is done right,
the design elements
don’t look different—
they just act
SPACES BY DIANA MOSHER
APPLE INC. HAS BEEN CRITICIZED in recent years for releasing too many iPhones and
encouraging conspicuous consumption. However, the company is deserving of kudos for the work it has
done behind the scenes to incorporate accessibility into its products. Apple’s VoiceOver technology guides
blind and low-vision users through video editing, building a presentation, or navigating apps, and even supports refreshable braille displays. And, the Apple Watch now features fitness algorithms for wheelchair users
designed to track their “pushes.” These are just two examples of the latest features now available under
Apple’s new accessibility initiative.
Similarly, the interior design profession has the power to profoundly impact lives by creating residential
and commercial spaces that are accessible to all. The Americans with Disabilities Act (ADA) was signed into
law in 1990, but the need for accessible interiors actually became apparent decades earlier when wounded
World War II veterans returned to homes they could no longer maneuver.
“Today the recognizable term is universal design, which means that everyone—from the smallest child to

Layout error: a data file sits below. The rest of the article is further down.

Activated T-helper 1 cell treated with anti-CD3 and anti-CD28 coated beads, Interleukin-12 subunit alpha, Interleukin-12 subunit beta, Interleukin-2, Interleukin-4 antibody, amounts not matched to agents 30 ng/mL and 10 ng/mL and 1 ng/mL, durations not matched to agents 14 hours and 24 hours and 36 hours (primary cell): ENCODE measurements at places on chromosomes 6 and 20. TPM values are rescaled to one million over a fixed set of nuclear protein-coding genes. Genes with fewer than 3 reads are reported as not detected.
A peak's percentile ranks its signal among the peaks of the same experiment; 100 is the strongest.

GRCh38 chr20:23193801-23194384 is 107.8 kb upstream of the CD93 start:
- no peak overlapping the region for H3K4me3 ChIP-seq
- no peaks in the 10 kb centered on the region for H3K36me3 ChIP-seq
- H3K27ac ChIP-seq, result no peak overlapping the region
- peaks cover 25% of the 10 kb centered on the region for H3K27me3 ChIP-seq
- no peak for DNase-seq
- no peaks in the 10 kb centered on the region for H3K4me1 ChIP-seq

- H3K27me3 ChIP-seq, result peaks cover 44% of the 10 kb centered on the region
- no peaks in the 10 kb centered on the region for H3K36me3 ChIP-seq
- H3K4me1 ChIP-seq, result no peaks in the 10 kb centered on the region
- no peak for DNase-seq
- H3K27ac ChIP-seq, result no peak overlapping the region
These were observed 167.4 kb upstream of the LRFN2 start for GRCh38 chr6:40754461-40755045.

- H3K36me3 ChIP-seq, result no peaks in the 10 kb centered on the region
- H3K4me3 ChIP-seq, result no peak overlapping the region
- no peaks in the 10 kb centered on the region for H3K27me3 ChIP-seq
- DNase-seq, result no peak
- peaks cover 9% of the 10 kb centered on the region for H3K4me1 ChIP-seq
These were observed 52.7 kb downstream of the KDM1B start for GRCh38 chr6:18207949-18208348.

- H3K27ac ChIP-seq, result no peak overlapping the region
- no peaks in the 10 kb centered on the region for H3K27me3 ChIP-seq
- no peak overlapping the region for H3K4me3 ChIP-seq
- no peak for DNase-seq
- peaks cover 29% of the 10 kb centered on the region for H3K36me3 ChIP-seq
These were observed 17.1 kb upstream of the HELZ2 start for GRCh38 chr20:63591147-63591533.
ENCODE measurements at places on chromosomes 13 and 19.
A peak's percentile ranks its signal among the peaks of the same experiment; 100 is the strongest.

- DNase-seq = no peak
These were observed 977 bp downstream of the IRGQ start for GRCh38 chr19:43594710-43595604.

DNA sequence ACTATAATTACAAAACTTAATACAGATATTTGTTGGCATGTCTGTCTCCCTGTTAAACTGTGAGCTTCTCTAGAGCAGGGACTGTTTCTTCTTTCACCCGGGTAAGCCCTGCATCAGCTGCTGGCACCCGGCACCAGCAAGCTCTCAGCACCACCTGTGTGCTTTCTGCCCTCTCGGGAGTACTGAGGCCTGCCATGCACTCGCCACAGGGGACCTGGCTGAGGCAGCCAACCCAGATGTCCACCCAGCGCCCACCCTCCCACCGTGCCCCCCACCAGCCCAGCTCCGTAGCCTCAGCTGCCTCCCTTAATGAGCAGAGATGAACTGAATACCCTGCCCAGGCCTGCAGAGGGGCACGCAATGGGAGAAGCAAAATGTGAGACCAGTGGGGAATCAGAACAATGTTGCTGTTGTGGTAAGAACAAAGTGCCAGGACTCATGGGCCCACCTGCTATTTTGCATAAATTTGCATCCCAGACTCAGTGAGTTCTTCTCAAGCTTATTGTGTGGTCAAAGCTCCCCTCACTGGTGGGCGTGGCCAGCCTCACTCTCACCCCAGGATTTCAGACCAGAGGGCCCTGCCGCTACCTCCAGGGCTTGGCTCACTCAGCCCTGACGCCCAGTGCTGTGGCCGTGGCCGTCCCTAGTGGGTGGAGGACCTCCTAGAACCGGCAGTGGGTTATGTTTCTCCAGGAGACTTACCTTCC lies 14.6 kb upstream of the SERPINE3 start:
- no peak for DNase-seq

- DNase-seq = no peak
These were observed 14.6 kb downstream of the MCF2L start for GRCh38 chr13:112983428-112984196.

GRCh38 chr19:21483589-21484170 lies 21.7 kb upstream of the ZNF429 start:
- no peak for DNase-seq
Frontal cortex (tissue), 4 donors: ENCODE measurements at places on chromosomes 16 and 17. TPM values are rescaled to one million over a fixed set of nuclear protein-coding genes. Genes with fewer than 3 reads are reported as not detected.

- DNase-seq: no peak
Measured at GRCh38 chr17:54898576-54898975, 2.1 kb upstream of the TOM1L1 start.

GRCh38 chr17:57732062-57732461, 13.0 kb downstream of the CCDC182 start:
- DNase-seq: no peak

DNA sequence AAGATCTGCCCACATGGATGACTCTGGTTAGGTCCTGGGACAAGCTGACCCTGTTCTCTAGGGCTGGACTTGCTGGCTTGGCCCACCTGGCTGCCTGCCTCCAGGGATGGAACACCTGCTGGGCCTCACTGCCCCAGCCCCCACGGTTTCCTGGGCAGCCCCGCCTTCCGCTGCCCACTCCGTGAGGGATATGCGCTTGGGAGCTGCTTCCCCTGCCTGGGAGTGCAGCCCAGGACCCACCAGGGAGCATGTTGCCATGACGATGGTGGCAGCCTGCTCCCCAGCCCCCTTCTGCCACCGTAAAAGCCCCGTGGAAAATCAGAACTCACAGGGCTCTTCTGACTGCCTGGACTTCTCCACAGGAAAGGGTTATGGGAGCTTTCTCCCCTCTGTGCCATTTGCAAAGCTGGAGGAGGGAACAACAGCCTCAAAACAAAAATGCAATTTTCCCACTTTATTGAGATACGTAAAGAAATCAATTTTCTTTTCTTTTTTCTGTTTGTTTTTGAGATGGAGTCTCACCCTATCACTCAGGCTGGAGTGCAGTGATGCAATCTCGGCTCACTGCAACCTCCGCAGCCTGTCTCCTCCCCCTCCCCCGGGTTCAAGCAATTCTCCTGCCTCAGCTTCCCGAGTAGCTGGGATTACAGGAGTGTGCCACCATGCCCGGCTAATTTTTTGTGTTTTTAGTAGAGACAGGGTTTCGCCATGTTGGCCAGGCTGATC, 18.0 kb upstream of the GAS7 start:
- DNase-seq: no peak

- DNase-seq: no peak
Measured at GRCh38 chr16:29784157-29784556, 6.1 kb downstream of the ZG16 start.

the frailest adult—can use it,” says Shelley Siegel, FASID, founder of Universal Design & Education Network,
LLC, a universal design-focused interior design firm. She also is a consulting designer with Siegel Design
Group, Inc., a design-build company she owns with her husband, Roy Siegel.
“Let’s just go beyond what’s mandated and do it right. I’ve been advocating this for my clients my whole
career,” adds Siegel, who sits on the board of the Global Universal Design Commission, an organization championing voluntary universal design standards in commercial buildings. Wider doorways can be maneuvered
by a wheelchair, but also by a mother with a stroller. “It’s equitable use,” Siegel says, providing an equitable example from her own life. In the 1950s, when Siegel was a young child, the handle on her family’s aqua
Frigidaire refrigerator was giant. “I could use it because it came down low, and my father could use it, too.
That’s really what universal design is about.”